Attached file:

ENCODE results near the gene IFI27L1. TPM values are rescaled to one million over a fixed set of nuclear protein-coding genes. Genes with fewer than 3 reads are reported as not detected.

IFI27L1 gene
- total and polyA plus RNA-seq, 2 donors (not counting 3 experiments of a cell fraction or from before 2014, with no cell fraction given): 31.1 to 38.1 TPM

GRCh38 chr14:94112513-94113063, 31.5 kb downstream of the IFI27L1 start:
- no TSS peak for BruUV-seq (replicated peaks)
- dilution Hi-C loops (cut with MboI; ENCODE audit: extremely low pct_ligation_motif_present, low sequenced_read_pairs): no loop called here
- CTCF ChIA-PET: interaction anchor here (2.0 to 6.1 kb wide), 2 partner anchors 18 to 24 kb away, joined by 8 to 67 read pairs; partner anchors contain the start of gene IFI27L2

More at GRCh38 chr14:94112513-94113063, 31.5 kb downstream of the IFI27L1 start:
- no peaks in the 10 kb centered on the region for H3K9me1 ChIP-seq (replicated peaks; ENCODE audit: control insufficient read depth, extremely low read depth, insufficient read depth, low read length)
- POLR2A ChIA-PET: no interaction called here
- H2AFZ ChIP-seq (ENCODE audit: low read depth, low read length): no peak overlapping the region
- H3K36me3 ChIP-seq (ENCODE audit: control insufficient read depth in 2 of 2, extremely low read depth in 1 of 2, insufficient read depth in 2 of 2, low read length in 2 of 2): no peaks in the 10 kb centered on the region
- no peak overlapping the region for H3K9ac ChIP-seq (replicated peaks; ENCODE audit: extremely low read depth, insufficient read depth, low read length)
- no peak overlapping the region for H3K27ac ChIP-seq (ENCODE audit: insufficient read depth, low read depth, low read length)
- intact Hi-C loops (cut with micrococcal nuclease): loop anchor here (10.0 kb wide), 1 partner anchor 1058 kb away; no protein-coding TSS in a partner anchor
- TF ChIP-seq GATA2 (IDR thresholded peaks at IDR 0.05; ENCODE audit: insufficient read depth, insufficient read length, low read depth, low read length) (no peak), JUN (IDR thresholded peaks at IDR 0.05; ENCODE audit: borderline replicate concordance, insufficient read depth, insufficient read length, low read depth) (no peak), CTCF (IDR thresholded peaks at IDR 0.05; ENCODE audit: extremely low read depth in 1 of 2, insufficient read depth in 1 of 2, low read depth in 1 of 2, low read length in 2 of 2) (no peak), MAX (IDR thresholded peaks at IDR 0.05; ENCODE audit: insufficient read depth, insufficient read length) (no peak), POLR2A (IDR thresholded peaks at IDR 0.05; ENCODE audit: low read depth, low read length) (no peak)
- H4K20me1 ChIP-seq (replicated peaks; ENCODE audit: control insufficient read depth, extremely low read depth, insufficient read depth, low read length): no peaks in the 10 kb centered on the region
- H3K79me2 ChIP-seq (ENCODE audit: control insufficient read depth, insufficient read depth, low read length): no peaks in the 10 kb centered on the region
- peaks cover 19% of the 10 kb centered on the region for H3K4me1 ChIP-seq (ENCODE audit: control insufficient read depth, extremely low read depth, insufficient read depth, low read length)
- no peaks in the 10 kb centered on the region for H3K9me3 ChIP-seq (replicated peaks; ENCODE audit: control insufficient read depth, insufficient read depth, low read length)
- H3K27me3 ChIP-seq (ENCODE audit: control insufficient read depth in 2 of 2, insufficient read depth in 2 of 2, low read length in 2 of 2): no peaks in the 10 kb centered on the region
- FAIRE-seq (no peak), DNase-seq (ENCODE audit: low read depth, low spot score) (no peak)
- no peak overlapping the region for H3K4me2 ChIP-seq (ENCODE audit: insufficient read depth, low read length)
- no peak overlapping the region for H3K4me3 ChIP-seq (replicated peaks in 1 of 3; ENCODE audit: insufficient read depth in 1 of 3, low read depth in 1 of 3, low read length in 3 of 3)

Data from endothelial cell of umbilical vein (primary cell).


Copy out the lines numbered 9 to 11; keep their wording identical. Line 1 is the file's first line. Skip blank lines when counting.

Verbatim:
- no peaks in the 10 kb centered on the region for H3K9me1 ChIP-seq (replicated peaks; ENCODE audit: control insufficient read depth, extremely low read depth, insufficient read depth, low read length)
- POLR2A ChIA-PET: no interaction called here
- H2AFZ ChIP-seq (ENCODE audit: low read depth, low read length): no peak overlapping the region